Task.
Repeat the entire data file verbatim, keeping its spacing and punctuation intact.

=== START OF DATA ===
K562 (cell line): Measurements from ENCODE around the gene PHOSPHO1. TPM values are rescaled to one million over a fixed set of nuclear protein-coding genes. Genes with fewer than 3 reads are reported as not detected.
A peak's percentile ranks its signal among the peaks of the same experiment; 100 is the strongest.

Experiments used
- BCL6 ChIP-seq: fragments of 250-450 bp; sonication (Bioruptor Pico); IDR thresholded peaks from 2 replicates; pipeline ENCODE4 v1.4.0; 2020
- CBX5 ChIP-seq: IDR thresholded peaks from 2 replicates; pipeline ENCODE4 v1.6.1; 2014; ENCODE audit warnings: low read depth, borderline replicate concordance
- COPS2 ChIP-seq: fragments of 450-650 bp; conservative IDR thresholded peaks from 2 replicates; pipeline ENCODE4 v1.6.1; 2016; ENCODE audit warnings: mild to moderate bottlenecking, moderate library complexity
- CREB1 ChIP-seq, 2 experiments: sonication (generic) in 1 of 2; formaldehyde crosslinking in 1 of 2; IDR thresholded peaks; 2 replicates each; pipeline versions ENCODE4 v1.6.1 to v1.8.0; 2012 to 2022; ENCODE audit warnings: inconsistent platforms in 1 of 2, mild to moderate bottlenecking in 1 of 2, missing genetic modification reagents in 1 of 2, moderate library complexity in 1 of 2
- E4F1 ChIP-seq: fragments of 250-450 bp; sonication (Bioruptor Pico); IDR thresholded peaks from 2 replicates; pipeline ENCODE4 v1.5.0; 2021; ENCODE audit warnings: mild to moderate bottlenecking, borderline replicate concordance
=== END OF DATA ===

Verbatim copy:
K562 (cell line): Measurements from ENCODE around the gene PHOSPHO1. TPM values are rescaled to one million over a fixed set of nuclear protein-coding genes. Genes with fewer than 3 reads are reported as not detected.
A peak's percentile ranks its signal among the peaks of the same experiment; 100 is the strongest.

Experiments used
- BCL6 ChIP-seq: fragments of 250-450 bp; sonication (Bioruptor Pico); IDR thresholded peaks from 2 replicates; pipeline ENCODE4 v1.4.0; 2020
- CBX5 ChIP-seq: IDR thresholded peaks from 2 replicates; pipeline ENCODE4 v1.6.1; 2014; ENCODE audit warnings: low read depth, borderline replicate concordance
- COPS2 ChIP-seq: fragments of 450-650 bp; conservative IDR thresholded peaks from 2 replicates; pipeline ENCODE4 v1.6.1; 2016; ENCODE audit warnings: mild to moderate bottlenecking, moderate library complexity
- CREB1 ChIP-seq, 2 experiments: sonication (generic) in 1 of 2; formaldehyde crosslinking in 1 of 2; IDR thresholded peaks; 2 replicates each; pipeline versions ENCODE4 v1.6.1 to v1.8.0; 2012 to 2022; ENCODE audit warnings: inconsistent platforms in 1 of 2, mild to moderate bottlenecking in 1 of 2, missing genetic modification reagents in 1 of 2, moderate library complexity in 1 of 2
- E4F1 ChIP-seq: fragments of 250-450 bp; sonication (Bioruptor Pico); IDR thresholded peaks from 2 replicates; pipeline ENCODE4 v1.5.0; 2021; ENCODE audit warnings: mild to moderate bottlenecking, borderline replicate concordance